The State Department will make sure any airline travel warning issued to government employees because of terrorist threats will also go to the general public, a department official told Congress.
L. Paul Bremer, ambassador-at-large for counterterrorism, told the House Foreign Affairs Committee on Thursday the American embassy in Moscow violated policy in posting a warning about Pan American flights from Frankfurt to the United States.The warning, which was not made public, came eight days before 270 people died in Scotland when a bomb exploded aboard Pan Am Flight 103, which was headed for New York from Frankfurt after a plane change in London.
"It is not our policy to alert government officials and not the general public to such a threat," Bremer said at the second congressional hearing of the day on efforts to combat air terrorism after the Dec. 21 downing of the Boeing 747.
"There is, and can be, no double standard," he said.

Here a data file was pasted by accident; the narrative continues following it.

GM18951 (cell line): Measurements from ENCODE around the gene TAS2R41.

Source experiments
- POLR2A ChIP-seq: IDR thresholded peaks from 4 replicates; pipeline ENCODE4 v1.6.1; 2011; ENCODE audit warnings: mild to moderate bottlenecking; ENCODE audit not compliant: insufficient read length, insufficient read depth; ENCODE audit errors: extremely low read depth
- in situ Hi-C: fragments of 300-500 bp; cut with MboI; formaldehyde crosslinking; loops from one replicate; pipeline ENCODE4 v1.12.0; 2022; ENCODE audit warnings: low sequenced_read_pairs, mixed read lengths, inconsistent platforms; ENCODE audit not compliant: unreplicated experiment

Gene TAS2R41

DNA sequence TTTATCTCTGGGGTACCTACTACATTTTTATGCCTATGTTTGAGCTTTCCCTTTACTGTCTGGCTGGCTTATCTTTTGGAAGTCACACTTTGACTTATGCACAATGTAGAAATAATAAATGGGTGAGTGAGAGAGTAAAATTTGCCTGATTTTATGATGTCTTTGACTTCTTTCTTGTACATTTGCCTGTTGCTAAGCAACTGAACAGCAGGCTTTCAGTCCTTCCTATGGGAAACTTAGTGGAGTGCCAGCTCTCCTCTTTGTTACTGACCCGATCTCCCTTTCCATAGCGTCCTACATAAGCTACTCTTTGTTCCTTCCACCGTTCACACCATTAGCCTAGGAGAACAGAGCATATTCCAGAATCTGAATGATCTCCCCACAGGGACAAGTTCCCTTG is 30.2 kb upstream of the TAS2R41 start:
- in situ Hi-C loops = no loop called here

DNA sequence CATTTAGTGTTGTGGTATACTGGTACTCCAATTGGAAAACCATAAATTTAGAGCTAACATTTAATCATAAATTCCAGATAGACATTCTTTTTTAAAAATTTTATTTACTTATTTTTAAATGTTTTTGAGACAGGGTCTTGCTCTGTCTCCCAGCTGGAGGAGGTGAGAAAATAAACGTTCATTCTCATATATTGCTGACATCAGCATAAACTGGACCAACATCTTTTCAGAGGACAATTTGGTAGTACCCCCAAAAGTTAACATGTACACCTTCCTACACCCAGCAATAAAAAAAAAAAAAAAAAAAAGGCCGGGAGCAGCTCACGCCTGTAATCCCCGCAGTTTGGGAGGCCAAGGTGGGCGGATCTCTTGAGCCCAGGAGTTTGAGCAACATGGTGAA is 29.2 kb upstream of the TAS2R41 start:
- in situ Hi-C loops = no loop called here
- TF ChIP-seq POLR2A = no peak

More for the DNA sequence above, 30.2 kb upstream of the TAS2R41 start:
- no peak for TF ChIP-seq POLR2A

On Dec. 13, a notice was posted on the bulletin board of the Moscow embassy disclosing the threat and advising embassy personnel they could decide "on altering personal travel plans or changing to another American carrier."
Bremer said the threat, which came in a call to the embassy in Helsinki and was relayed to embassies and the airline by the Federal Aviation Administration, was later determined to be a hoax and only a "gruesome coincidence" in light of the still unsolved bombing of Flight 103.
The official said it is not State Department policy "to selectively alert people to terrorist threats."
"If we have a credible and specific terrorist threat to an airline which cannot be countered effectively on the spot, then our policy is to recommend that the airline cancel the flight," he said.
He said if that is mpossible, "we would issue a public travel advisory to the American traveling public."
Asked why the embassy posted the Dec. 13 notice, Bremer said, "It should not have been posted." He said embassy officials later said they found the policy on warnings "not as clear as we thought it was."